When diagnosing atherosclerosis, your doctor will take into account your overall health and your family medical history. Your doctor may also order special tests that help to determine the health of your heart and arteries.
These could include the following:
- Blood tests can determine your risk for developing atherosclerosis by measuring your cholesterol, blood sugar and lipoprotein levels.
- Ultrasound is a non-invasive test that can show early atherosclerotic plaque formation (even before it is narrowing an artery) in blood vessels such as the neck (carotid) arteries or the aorta.
- Coronary Calcium Score uses a low radiation CT (computed tomography) scan without any injected dye (contrast material) to find plaque in the arteries supplying blood to the heart. The higher the calcium score, the higher the risk of angina, heart attack or other problems.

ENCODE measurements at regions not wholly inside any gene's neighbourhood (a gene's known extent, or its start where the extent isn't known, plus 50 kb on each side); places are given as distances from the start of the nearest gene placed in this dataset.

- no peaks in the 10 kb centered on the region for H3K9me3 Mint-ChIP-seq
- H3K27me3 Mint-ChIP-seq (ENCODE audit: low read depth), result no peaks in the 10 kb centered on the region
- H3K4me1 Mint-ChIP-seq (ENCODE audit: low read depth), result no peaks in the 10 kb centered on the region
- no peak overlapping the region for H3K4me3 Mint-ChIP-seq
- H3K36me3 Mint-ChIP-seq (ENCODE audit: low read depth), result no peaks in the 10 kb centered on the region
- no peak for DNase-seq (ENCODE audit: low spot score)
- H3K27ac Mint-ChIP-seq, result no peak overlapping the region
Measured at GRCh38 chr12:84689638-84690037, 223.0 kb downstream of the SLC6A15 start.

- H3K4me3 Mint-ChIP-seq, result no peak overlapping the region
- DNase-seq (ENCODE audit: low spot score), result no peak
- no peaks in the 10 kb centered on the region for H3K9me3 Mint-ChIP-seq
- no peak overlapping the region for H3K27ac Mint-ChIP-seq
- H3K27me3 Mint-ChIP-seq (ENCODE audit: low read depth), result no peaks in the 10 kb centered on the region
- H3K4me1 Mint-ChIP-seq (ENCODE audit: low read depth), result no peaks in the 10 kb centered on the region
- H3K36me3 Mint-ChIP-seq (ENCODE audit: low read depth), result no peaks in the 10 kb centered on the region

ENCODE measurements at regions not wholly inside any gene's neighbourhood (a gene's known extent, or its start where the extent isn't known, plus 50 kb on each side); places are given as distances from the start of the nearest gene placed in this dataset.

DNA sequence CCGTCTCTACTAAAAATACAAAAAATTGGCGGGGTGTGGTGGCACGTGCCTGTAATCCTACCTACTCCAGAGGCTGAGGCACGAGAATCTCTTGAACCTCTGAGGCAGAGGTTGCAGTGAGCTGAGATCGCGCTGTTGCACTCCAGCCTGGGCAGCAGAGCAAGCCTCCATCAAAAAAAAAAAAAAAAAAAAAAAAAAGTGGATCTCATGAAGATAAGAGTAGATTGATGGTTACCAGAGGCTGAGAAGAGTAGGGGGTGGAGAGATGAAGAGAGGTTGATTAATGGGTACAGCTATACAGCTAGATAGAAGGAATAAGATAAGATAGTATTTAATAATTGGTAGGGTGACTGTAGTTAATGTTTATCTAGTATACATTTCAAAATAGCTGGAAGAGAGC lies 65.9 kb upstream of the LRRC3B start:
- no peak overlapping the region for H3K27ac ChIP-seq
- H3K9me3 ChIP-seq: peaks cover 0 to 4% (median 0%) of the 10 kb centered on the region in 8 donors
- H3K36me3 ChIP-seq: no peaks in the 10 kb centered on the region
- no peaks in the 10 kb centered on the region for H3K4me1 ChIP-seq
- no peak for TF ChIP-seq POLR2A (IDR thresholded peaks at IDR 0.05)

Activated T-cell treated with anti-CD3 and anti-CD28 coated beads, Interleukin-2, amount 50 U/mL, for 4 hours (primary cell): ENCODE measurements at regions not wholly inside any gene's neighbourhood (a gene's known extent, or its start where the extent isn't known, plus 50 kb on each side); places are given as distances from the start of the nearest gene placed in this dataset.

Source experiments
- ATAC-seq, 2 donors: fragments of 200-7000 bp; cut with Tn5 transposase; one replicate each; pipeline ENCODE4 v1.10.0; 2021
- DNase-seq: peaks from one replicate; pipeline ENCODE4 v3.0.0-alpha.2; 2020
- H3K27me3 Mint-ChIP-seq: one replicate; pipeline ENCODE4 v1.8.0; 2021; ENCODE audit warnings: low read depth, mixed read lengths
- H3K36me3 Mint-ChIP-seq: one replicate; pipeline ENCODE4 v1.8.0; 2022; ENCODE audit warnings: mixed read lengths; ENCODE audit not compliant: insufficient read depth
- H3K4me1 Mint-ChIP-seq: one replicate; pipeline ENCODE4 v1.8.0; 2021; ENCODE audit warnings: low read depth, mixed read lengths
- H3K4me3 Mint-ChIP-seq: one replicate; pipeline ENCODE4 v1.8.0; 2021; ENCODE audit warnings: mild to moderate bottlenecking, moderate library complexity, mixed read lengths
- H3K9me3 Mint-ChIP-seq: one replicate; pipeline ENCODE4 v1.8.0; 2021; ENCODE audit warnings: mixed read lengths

- Coronary Angiography is a minimally invasive procedure that uses a catheter (a long, thin flexible tube) inserted into a blood vessel in the leg, arm or neck to take pictures of the coronary artery opening. This test allows doctors to measure the size and rate of blood flow through the artery. Contrast dye is used to make it easier to see and evaluate the artery opening.